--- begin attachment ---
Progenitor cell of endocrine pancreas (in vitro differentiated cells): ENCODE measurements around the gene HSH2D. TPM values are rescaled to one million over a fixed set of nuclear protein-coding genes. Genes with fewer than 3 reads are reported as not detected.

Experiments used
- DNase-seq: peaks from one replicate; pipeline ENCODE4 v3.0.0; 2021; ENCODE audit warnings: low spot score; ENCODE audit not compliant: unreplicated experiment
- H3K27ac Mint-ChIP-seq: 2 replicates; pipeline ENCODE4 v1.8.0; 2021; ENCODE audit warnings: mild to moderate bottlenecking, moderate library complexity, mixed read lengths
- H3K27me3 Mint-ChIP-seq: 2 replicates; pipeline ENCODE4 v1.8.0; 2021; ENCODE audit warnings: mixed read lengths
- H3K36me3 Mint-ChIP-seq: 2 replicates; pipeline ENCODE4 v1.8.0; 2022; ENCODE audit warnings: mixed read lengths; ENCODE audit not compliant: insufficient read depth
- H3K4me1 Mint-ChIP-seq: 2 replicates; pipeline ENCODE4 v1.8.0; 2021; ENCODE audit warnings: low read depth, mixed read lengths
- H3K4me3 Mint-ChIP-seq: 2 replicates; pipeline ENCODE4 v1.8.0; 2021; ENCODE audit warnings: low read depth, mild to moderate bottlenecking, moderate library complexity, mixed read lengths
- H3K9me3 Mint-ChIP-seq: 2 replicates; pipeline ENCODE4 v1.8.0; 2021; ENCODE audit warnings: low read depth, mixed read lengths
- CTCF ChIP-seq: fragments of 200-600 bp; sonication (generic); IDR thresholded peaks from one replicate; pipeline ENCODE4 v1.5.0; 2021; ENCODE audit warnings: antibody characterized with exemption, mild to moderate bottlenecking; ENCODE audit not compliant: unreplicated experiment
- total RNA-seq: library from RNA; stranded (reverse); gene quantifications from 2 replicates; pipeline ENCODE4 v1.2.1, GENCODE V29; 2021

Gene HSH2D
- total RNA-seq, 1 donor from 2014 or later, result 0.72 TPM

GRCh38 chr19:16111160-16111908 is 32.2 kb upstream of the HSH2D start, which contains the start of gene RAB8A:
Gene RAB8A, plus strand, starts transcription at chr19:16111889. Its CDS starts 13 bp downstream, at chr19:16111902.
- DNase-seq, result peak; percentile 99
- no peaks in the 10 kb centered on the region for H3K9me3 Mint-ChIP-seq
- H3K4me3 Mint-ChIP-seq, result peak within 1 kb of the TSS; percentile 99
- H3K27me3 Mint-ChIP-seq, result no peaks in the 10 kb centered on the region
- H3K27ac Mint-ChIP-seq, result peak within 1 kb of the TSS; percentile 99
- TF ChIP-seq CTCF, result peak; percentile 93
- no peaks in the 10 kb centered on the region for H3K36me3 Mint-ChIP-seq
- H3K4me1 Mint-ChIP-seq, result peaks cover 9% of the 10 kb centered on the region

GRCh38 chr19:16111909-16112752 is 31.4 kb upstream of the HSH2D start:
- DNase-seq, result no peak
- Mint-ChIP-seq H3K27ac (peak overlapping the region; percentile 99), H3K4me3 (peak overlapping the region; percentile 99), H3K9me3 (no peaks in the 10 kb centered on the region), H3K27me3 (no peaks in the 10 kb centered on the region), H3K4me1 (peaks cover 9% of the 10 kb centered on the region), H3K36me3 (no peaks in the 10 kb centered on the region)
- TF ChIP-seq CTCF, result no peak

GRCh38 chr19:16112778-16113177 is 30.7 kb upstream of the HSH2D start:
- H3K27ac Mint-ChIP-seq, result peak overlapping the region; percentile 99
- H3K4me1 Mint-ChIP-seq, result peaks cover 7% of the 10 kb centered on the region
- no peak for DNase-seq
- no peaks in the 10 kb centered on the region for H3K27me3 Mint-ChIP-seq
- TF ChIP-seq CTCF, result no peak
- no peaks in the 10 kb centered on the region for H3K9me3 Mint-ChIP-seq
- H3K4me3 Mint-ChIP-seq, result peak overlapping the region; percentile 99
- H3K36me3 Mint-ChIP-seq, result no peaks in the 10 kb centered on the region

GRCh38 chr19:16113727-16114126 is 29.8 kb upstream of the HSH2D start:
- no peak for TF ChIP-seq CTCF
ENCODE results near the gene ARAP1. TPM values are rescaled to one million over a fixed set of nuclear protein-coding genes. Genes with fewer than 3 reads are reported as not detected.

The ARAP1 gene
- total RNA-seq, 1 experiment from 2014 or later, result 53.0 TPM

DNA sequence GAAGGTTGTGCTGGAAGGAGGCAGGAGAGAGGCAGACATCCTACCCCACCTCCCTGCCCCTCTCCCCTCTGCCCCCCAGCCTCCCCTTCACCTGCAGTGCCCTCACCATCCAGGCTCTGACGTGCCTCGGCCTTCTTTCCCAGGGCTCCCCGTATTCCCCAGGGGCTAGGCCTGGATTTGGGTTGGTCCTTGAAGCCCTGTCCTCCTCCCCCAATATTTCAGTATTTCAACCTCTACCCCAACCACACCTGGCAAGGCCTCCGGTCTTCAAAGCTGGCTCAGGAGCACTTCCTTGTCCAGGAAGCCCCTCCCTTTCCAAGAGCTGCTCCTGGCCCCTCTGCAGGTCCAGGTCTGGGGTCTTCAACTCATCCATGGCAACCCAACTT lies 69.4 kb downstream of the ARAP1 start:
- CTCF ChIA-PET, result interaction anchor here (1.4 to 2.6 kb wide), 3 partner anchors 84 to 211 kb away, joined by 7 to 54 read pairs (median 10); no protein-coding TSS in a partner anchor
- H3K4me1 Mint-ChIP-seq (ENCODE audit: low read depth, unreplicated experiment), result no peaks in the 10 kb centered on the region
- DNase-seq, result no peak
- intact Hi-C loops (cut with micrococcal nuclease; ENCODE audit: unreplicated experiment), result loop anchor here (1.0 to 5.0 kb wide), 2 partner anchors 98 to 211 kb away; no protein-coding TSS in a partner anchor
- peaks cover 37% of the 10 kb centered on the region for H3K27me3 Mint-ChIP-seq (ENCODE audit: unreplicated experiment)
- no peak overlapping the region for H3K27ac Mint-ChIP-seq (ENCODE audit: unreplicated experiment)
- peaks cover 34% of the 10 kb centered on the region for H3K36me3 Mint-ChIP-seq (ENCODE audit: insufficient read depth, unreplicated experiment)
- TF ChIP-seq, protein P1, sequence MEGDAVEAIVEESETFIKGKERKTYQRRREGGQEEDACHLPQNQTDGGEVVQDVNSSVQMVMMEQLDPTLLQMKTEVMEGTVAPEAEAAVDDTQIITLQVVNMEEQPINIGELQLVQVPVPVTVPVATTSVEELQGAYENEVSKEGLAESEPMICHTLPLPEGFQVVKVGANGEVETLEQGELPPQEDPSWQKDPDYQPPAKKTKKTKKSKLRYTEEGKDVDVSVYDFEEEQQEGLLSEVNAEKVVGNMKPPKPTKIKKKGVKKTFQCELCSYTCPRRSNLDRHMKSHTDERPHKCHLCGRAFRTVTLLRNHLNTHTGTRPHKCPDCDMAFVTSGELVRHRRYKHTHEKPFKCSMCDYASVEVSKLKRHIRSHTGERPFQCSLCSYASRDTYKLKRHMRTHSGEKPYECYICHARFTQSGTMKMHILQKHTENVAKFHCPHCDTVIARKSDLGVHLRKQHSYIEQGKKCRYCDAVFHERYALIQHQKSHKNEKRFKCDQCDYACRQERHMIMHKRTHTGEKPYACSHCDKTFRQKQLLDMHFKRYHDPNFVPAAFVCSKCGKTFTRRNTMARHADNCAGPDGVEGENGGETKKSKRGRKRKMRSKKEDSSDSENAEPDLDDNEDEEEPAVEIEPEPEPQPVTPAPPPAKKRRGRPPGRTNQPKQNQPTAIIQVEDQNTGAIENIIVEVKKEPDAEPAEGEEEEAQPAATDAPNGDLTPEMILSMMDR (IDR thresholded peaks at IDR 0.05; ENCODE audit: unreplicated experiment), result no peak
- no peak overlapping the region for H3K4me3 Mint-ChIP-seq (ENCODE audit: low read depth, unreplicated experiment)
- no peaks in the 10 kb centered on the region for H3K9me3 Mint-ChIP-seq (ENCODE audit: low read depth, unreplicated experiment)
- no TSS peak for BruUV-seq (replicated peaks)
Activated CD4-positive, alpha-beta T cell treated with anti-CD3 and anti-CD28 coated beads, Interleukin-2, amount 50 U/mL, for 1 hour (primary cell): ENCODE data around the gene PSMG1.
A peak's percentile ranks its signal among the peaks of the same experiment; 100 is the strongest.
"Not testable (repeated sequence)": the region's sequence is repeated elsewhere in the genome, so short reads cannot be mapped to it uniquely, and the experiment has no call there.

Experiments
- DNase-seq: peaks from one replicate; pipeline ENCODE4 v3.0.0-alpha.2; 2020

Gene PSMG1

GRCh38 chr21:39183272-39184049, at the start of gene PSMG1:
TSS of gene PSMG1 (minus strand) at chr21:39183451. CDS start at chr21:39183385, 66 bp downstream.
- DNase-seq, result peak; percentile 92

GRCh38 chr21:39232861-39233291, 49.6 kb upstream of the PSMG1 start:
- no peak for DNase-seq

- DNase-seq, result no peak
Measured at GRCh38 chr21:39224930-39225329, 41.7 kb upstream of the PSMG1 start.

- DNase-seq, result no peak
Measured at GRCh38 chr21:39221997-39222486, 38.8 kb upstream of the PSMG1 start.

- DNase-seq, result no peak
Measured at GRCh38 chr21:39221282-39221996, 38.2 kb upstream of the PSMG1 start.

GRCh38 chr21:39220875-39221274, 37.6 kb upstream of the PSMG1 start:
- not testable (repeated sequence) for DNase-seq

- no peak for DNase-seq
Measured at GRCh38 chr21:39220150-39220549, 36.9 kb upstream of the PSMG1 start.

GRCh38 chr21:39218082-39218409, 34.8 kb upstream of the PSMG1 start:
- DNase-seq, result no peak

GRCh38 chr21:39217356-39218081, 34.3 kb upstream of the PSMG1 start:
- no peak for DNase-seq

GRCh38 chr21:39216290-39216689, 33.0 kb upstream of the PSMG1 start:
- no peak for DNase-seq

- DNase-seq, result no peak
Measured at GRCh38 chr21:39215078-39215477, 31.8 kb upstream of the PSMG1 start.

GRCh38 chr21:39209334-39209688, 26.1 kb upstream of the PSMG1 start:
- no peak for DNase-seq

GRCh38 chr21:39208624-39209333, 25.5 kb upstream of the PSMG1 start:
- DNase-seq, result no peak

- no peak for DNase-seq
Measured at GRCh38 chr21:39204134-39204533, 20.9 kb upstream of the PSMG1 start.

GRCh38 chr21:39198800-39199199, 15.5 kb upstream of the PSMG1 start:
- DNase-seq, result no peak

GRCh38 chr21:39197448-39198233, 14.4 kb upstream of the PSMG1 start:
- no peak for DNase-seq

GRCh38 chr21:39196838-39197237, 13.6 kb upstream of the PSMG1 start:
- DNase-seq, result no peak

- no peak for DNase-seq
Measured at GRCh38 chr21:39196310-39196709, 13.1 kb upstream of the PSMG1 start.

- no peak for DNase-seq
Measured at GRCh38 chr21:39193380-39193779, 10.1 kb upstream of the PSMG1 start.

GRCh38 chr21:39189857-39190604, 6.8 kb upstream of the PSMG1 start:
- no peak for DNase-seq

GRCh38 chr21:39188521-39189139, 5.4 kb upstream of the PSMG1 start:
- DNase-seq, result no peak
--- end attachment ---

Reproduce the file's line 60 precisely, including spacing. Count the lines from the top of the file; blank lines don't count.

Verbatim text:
GRCh38 chr21:39183272-39184049, at the start of gene PSMG1: